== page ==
Mix it up: From the ashes of prohibition rose the phoenix of The Last Word

Philip Salter
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ALTHOUGH cocktails are a global passion, there can be no doubting which country has dominated over the years: the good ol’ US of A. This is despite the highly destructive prohibition on the sale, production, importation, and transportation of alcoholic beverages from 1920 to 1933.

The unintended consequences of prohibition were profound – dodgy liquor killed by the thousand. In fact, the government purposely ordered the poisoning of industrial alcohols in an attempt to stop bootleggers from selling it on. As a result, it is estimated that the US government killed around 10,000 of its own citizens. Winston Churchill was about right when he called prohibition “an affront to the whole history of mankind.”

The desperate times of prohibition called for desperate measures. Subtlety was not the order of the day – the quality of alcohol plummeted as the art of distillation was replaced by mixing in bathtubs, and getting drunk quickly became the primary goal. Under these awkward conditions the Last Word was born.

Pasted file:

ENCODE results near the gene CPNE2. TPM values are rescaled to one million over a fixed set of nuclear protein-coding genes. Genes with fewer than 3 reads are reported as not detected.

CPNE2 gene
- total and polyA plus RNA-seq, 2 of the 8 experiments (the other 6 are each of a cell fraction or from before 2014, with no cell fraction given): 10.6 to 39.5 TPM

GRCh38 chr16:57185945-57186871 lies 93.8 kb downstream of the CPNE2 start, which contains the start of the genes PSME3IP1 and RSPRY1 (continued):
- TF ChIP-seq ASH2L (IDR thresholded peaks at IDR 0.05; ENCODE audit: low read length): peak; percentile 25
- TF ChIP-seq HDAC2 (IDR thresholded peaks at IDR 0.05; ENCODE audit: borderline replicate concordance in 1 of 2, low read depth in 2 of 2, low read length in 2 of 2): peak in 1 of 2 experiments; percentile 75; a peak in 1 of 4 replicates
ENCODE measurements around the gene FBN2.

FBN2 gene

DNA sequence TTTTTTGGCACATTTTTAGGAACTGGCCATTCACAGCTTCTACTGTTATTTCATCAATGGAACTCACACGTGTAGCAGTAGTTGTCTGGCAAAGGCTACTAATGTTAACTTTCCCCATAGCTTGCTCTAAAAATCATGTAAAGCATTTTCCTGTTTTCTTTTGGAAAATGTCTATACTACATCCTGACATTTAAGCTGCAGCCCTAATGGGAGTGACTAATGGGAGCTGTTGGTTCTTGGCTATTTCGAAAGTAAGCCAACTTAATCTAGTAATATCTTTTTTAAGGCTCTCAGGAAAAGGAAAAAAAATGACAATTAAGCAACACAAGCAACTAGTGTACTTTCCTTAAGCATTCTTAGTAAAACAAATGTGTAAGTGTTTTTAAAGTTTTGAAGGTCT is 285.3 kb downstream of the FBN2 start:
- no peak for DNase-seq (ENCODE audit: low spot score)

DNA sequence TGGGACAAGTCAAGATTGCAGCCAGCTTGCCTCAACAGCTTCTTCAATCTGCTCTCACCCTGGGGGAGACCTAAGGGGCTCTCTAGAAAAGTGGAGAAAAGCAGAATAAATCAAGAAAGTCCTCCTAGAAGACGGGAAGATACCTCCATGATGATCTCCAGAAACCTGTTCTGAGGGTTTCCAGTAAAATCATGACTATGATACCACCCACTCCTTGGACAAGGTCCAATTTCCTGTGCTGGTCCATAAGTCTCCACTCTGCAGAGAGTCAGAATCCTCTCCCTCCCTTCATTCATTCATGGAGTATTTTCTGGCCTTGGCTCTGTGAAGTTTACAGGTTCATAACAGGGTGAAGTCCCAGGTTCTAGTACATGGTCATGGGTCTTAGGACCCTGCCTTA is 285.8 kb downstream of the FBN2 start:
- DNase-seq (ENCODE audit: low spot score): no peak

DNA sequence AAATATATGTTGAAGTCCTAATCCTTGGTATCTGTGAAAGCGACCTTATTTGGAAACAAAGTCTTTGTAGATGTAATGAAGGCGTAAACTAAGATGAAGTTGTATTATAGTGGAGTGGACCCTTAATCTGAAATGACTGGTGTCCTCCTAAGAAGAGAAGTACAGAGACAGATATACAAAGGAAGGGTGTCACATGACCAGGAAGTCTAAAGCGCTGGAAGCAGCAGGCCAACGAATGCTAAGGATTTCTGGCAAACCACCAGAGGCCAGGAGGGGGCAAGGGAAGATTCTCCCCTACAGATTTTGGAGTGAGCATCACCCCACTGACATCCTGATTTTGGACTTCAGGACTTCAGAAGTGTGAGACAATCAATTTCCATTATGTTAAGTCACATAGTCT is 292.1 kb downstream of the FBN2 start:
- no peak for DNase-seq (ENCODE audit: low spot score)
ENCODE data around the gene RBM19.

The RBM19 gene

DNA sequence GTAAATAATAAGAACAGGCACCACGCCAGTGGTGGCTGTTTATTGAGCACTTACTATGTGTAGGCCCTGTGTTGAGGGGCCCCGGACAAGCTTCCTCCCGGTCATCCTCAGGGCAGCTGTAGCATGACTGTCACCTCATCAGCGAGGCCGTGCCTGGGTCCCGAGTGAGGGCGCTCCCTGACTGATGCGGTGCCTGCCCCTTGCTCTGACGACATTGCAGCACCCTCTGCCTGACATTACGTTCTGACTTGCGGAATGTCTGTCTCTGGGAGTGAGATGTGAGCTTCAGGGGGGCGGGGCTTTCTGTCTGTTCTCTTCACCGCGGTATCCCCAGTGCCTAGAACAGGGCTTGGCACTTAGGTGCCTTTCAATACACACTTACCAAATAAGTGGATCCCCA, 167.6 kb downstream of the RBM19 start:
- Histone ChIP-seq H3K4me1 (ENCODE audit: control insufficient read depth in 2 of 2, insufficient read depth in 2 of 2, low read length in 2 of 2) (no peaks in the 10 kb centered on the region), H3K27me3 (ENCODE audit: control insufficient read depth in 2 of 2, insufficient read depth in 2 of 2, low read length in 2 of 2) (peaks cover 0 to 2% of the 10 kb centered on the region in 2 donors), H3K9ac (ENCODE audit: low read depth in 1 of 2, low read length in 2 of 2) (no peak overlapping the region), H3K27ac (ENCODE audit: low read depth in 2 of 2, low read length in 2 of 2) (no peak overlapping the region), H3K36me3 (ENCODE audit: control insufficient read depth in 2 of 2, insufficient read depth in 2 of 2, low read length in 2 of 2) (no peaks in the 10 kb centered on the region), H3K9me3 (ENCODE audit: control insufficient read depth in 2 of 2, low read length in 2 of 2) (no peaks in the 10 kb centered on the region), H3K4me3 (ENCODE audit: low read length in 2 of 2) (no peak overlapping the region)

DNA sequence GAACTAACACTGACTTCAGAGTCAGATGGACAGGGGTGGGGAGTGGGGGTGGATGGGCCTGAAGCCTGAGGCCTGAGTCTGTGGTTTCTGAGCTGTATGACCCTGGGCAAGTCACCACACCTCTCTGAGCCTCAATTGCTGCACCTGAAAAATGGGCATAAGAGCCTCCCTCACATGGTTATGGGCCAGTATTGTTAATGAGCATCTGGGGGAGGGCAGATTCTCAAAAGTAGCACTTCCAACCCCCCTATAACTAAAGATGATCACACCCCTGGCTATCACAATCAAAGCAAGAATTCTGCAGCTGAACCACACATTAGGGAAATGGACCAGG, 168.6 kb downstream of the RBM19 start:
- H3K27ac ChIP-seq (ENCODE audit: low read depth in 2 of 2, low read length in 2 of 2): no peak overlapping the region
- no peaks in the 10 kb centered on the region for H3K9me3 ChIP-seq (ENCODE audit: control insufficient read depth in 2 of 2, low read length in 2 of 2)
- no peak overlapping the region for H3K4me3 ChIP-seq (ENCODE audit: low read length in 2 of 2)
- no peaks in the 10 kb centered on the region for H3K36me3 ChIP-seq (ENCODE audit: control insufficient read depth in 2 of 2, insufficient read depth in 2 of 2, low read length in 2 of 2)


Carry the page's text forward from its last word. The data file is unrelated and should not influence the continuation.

On the surface, the Last Word looks like a cocktail fit for prohibition: hard liquors mixed with little rhyme or reason.

But appearances can be deceiving. By either luck or judgement, members of the Detroit Athletic Club, which is where this classic was born, were drinking one of the best cocktails ever concocted.

These wealthy revellers didn’t have to resort to bathtub booze. The Last Word is graced by some of the best ingredients from around he world. Chartreuse is a pungent French herbal liqueur made by Carthusian Monks since 1737; maraschino is an equally powerful liqueur from Dalmatia, made from the distillation of Marasca cherries. Yet nobody in their right mind would think of mixing these ingredients in equal measure, but by a miracle of alchemy it works.

Despite its brilliance, the Last Word disappeared into obscurity after WWII. But Frank Fogarty, a famous vaudevillian monologist (stand-up comedian), introduced the drink to New York and the recipe got published in Bottoms Up!, Ted Saucier’s 1951 classic cocktail book.

In 2004, bartender Murray Stenson rediscovered the classic in an old copy of Saucier’s book. He started serving it in Seattle’s Zig Zag Café. By 2005, it was being served in New York’s renowned Pegu Club. Since then it has spanned the globe and is particularly beloved by cocktail aficionados. It may not be the last word in cocktails, but it could well leave you speechless.


■ 22.5ml London Dry Gin
■ 22.5ml Green Chartreuse liqueur
■ 22.5ml Luxardo maraschino liqueur
■ 22.5ml Freshly squeezed lime juice

■ Shake all the ingredients with ice and fine strain into a chilled glass